JetBrains Marketplace Help

Documentation Page

If your plugin needs not only a landing page with a features' overview but user-facing documentation, the Documentation page is coming into play.

Unlike Custom pages, the Documentation page is designed to host documentation in a separate tab.

This is not a single page but a full-fledged help instance with a structure, a table of contents, and in-topic navigation. Like the one you're reading right now. You can check some more examples here: Grazie Professional, Rust, and Edu Tools.

If you are asking yourself why you should bother about writing documentation for your plugin, here are a few tips:

  • Documentation makes your solution discoverable and searchable. When product documentation is online, external search engines will bring it to everyone who types the keywords into the search query.

  • Documentation helps you to stand out and communicate features of a plugin better so that your customers get the most out of it.

  • Documentation makes your product look more professional and reliable and helps build trust in it.

  • Documentation is a way to support your current users. If they find answers in documentation, this will decrease the support load, which is crucial for a small team. Good documentation also often leads to higher rating of a plugin.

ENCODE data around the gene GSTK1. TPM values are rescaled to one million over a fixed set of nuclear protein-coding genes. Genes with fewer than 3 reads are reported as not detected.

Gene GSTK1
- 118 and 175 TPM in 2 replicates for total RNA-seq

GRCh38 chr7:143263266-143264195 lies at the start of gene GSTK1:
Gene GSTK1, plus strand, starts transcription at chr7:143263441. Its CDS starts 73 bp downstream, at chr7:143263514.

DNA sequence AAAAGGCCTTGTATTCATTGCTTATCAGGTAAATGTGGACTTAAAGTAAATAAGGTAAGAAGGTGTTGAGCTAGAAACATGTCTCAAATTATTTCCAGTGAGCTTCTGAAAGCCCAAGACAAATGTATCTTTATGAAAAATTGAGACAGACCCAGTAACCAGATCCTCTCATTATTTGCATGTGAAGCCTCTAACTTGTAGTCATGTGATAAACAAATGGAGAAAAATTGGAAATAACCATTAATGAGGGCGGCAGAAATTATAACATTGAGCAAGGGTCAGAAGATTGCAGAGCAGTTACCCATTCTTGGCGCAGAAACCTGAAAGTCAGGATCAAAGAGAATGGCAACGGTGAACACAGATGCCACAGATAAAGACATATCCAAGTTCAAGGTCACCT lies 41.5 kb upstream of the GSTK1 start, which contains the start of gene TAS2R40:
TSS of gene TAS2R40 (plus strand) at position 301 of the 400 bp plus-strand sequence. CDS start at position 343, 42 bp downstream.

Create documentation for your plugin

To add documentation for your plugin, install the Writerside plugin for IntelliJ IDEs and start writing docs inside your development environment.

You can use not only common Markdown but a variety of semantic markup elements and attributes tailored specifically to create documentation, like:

  • tabs

  • complex tables

  • videos

  • collapsible blocks

  • smart code snippets

  • notes, tips, and warnings.

On top of that, it has a built-in live preview that displays the docs in the way they will appear on the web, and a possibility to build docs locally so that you can review them without running a build on a CI/CD.

Publish documentation

We will prepare run configurations on TeamCity, so you can run builds, check docs on staging and then promote updates to your documentation pages.

These run configurations include more than 100 automated tests that run during the build and check the integrity and quality of your content, and a detailed build log to let you know if something goes wrong.

So what you need to do to have documentation on the Documentation tab is:

  • download the plugin here;

  • create a documentation folder alongside your plugins' code or a separate docs repository;

  • write the actual content with the help of templates, live preview, and assistance;

  • commit and push the result;

  • contact us via email and ask to create a run configuration for your plugin;

  • promote a successful build to publish your content to the Documentation tab.

For more information, refer to the Writerside plugin help.

Last modified: 28 October 2022